When I tell people that I’m a lawyer who teaches other lawyers and professionals to practice mindfulness and meditation, I get a lot of puzzled looks. Lawyers may seem like an unlikely group of professionals to practice mindfulness and meditation, but there’s a growing number of law schools and law firms teaching these tools for improved focus/concentration, emotional regulation and the many other scientifically proven benefits. Other professionals, especially in the tech world, are also using this ancient practice to improve leadership skills and collaboration, and to decrease healthcare costs. Some of the companies that are offering mindfulness training include Google, Salesforce, Aetna, Goldman Sachs Group GS +0.36%, Blackrock and Bank of America BAC -0.23%.
The practice of mindfulness and meditation has been around for thousands of years but has gained interested in the business world primarily because we now have the ability to do the one thing that was never possible before—see how these practices change the wiring and the makeup of our brains.
1. Mindfulness Reduces Anxiety
I started practicing mindfulness and meditation because of debilitating anxiety. Much of the work I do as a lawyer requires anticipating all the bad things that can happen in a case—conditions ripe for anxiety. In a 2013 Massachusetts General Hospital study, 93 individuals with DSM-IV-diagnosed generalized anxiety disorder (GAD) were randomly assigned to an 8-week group intervention with mindfulness-based stress reduction (MBSR) or to a control group, stress management education (SME). The group that went through the MBSR program was associated with a significantly greater reduction in anxiety.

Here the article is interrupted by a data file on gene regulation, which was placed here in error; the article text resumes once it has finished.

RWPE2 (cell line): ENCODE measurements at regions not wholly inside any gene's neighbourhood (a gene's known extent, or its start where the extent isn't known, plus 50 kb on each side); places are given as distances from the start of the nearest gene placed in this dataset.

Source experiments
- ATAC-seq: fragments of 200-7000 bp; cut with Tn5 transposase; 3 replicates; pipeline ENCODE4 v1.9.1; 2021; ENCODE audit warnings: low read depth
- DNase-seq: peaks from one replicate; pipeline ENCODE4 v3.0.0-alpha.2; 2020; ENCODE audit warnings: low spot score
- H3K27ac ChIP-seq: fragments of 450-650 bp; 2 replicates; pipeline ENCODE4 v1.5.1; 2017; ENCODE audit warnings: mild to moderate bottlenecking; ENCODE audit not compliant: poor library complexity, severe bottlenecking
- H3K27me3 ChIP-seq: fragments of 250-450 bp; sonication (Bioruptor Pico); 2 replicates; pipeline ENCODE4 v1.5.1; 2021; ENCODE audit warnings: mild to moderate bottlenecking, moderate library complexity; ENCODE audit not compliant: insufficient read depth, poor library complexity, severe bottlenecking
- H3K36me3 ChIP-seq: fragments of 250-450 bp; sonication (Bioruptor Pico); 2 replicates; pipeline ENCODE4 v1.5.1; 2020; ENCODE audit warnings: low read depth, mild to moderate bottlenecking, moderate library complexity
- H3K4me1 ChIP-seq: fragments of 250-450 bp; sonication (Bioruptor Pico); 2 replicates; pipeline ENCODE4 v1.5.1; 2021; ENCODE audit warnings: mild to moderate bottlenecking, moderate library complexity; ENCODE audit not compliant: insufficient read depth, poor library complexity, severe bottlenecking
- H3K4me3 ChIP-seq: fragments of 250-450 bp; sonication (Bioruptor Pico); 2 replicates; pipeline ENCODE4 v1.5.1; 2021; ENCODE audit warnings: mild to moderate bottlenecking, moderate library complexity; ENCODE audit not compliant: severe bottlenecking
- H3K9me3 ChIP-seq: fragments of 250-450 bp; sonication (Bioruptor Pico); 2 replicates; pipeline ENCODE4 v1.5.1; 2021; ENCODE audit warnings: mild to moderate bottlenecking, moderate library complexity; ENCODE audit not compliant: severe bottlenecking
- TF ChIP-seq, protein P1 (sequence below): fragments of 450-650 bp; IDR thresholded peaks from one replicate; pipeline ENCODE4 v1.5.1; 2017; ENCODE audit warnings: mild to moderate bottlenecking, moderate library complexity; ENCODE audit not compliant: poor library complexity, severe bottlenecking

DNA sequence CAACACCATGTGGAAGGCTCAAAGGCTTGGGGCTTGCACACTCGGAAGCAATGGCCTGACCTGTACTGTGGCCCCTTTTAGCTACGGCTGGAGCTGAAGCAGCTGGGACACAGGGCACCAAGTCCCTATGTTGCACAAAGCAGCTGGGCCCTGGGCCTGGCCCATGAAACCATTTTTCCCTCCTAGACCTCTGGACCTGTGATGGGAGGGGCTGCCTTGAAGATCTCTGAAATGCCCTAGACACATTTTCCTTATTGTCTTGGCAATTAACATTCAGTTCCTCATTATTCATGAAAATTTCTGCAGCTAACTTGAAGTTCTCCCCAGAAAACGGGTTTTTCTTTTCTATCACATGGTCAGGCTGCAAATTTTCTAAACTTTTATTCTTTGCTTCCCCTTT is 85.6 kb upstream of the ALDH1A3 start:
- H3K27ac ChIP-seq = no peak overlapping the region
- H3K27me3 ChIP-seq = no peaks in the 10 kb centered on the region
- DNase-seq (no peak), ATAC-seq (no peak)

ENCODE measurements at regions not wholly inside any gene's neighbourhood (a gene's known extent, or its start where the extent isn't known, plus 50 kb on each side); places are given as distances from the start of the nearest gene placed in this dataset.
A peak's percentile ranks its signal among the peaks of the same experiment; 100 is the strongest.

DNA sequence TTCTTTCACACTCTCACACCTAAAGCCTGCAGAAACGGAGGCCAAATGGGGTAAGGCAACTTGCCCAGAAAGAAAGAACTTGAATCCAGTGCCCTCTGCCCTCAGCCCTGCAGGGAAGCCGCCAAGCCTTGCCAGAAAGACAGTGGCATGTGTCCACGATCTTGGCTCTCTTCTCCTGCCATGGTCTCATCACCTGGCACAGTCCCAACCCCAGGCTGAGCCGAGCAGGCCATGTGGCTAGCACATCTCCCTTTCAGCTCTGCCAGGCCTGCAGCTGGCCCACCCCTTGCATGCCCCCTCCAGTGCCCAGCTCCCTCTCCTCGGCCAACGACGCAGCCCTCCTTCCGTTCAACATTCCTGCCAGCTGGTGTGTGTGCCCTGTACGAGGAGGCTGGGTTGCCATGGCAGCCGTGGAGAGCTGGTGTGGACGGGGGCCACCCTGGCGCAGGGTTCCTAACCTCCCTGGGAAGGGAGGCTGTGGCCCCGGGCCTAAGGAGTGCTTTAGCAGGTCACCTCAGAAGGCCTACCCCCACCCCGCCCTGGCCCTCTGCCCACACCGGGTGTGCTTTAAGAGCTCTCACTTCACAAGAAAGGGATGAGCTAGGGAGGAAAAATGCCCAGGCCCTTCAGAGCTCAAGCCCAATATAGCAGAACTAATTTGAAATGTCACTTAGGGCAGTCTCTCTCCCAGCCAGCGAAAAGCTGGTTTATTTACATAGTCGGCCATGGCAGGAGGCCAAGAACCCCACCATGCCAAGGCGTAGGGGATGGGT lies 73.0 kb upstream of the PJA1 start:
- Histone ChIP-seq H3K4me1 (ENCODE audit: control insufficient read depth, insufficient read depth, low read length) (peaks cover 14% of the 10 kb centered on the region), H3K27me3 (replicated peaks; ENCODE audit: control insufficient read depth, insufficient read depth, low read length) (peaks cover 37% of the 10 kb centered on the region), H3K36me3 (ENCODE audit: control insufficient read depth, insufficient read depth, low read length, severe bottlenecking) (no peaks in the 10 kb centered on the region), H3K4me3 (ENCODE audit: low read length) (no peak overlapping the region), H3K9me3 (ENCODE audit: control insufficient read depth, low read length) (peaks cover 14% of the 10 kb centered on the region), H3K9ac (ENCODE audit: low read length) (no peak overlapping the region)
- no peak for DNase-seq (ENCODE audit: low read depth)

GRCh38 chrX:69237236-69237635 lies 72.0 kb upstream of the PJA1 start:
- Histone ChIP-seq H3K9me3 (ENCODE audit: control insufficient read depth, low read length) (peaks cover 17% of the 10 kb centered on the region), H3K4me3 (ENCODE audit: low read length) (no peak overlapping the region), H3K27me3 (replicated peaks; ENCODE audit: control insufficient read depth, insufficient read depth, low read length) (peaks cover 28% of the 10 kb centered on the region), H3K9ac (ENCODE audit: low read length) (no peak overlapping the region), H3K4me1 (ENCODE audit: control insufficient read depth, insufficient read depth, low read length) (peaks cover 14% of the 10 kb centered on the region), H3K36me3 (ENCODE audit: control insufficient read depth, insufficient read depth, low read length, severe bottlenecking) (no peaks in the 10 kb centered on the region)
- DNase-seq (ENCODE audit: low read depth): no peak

2. Mindfulness Meditation Reduces Implicit Age and Race Bias
Humans naturally rely on established associations and cognitive shortcuts to navigate through the world. Some shortcuts are necessary–for example, knowing your bias towards what you prefer to eat for breakfast. However, these associations can be destructive when it comes to certain biases, especially related to age and race. In the criminal law context, for instance, it’s crucial that everyone involved in the system, from police officers, prosecutors and defense attorneys to the judges, be mindful of their own biases.
In a 2015 Central Michigan University study by Professor Adam Lueke, participants listened to either a mindfulness or a control audio. In this study, mindfulness meditation caused an increase in state mindfulness and a decrease in implicit race and age bias.
In a follow-up study, Professor Leuke took these results a step further to see if the same mindfulness intervention could affect conscious behavior as well. Research participants played a game that measures trust levels. Essentially, participants looked at a bunch of pictures of various people of different races and gauged how much they trusted them to help them win money in the game, or potentially steal the money away from them. Control participants trusted white interaction partners far more than black ones, but the mindfulness group trusted both groups almost identically.
3. Mindfulness-Based Cognitive Therapy (MBCT) May Prevent And Treat Depression
Mindfulness-based cognitive therapy (MBCT) combines elements from mindfulness-based stress reduction (MBSR) and cognitive behavioral therapy (CBT). According to American Psychological Association, “MBCT is an eight-week, group-based program that incorporates mindfulness exercises including yoga, body awareness and daily homework, such as eating or doing household chores, with full attention to what one is doing, moment by moment.”